Good luck!

Why and How to Let Prospects ‘Pick Your Brain’ Online

“Can I pick your brain on social selling, Jeff?” As a B-to-B marketer myself, I cannot afford to say no. Neither can you. Because customers may not want to do it themselves, as we suspect they do. In fact, prospects seeking free advice are often latent buyers or great referral sources. Here are two reasons to let prospects “pick your brain” and a way to give away knowledge that grows your business.

“Can I pick your brain on social selling, Jeff?” As a B-to-B marketer myself, I cannot afford to say no. Neither can you. Because customers may not want to do it themselves, as we suspect they do. In fact, prospects seeking free advice are often latent buyers or great referral sources.

Here are two reasons to let prospects “pick your brain” and a way to give away knowledge that grows your business.

Is It Stupid to Give Away Your Best Secrets?
“What kind of a business owner would be so stupid as to give away a company secret?” asks business owner Jerry X. Shea. He says prospective buyers constantly ask him how he does what he does.

“My answer … ‘that is why you are paying us to do it, because others can’t,'” says Shea.

“In 1992, I purchased a six-year-old screen printing/embroidery company,” says Shea. “We developed a way to print a four-color process on a T-shirt, and as a result I knew we would get the 10,000-shirt job as other shops in the area could not do it. Now why would I want to post on the Internet what it was we did get that end result?”

Because the Internet is an insurance policy on prospects finding what they need—with or without your help. If they want to do it themselves, they’ll find out how.

Businesses have always created and defended competitive advantages. Today, the Internet speeds-up the spread of information and exposes advantages faster. Bottom line: It’s smart to rely less on proprietary knowledge (to drive success).

The DIY Myth and the Damage It Inflicts
“Giving prospects my best advice for free will help them to do it without me.”

Not always. Here’s why believing this can hurt you.

Don’t confuse customers qualifying you with what you perceive as their purchase intent.

The act of seeking out knowledge does not always translate to customers’ wanting to do it on their own. Even in cases where it does “signal” a customer’s desire to do-it-themselves, what they want may change.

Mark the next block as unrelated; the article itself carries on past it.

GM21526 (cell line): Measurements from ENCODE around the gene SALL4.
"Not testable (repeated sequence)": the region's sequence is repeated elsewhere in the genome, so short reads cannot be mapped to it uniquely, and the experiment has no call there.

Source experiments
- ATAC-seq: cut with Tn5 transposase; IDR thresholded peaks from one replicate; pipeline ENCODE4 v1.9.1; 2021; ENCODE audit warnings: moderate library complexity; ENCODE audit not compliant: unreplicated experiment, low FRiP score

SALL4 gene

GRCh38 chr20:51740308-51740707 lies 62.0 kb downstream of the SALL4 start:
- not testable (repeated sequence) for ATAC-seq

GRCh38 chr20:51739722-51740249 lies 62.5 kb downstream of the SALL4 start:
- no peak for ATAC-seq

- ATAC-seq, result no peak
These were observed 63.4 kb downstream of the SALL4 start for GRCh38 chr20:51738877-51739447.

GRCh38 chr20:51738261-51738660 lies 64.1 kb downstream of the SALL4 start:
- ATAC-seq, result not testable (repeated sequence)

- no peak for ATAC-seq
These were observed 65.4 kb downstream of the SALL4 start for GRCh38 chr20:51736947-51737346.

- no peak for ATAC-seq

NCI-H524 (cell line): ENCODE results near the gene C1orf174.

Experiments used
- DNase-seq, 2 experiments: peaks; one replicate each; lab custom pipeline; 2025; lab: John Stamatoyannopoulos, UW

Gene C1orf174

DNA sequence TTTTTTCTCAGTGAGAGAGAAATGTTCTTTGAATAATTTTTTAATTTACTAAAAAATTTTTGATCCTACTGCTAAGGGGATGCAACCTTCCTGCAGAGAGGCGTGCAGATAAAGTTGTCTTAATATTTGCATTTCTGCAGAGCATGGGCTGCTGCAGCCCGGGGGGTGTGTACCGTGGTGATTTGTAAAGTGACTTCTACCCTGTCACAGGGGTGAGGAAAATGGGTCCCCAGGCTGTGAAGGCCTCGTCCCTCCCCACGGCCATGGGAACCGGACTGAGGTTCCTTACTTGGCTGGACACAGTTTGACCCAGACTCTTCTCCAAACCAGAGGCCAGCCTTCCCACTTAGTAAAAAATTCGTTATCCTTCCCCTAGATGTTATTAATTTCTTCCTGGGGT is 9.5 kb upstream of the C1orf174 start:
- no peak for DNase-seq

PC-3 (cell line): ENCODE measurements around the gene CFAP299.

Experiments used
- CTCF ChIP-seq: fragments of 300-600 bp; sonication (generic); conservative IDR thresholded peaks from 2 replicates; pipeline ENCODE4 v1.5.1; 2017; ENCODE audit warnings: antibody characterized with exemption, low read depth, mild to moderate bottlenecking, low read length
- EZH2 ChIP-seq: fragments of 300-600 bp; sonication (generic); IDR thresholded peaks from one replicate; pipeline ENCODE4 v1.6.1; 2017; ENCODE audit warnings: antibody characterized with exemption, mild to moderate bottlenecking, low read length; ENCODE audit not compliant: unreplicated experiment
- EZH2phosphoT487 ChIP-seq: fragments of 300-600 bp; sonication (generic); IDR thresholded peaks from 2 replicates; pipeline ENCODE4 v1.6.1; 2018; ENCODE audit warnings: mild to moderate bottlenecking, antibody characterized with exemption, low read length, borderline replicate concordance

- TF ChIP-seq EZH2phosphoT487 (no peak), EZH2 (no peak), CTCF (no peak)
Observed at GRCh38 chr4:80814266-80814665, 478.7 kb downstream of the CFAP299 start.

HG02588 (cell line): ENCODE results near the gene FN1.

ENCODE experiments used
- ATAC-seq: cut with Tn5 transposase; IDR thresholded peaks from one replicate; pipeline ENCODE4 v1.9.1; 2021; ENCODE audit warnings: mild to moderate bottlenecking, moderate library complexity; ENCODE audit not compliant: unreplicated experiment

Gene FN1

You want to be there when it changes.

Who will be there when customers change their minds? Who will they turn to when switching from, “Oh, heck, I can do that” to “Oh my, that didn’t work quite like I expected” or “Oh my. I had no idea it was that complicated.”

You should be there. You can also structure the (free) knowledge to foster prospects’ change in mindset.

Beware. Avoid the following:

  1. Misinterpreting customers intent to buy. Don’t presume customers want to do (themselves) what you want to be paid for. They may be qualifying you or the challenge they face.
  2. Over-valuing your knowledge. Avoid believing what you know is more valuable than what your knowledge DOES for clients.

Effective Content Helps You Filter Leads
Should every interaction have a financial return? Of course not. However, your time is valuable and in limited supply. Let content do the heavy lifting for you. Let blogs, white papers, video tutorials nurture prospects toward or away from buying.

Effective content marketing on YouTube, blogs or LinkedIn is all about using words to let customers:

  • get confident in their buying decision and/or ability to buy (at all)
  • self-select themselves as leads to be nurtured
  • change their mind and not do-it-themselves—returning to a trusted adviser (you)

Success is not determined by how much knowledge a business gives away. Your success is based on the material effect your advice and knowledge have on prospects.

We cannot afford to say no when customers ask for free advice. Because the act of asking does not always signal a desire to do-it-themselves. Plus, even if they are in “DIY mode” they may try, fail and come back to you—the clear, proven authority.

In my business I try to remind myself daily: Few people are willing to pay for my knowledge … but many are willing to pay for what my knowledge will DO for them. My knowledge isn’t my competitive weapon; my higher level of service is.

“The world does not pay men for that which they know. It pays them for what they do, or induce others to do.” —Napoleon Hill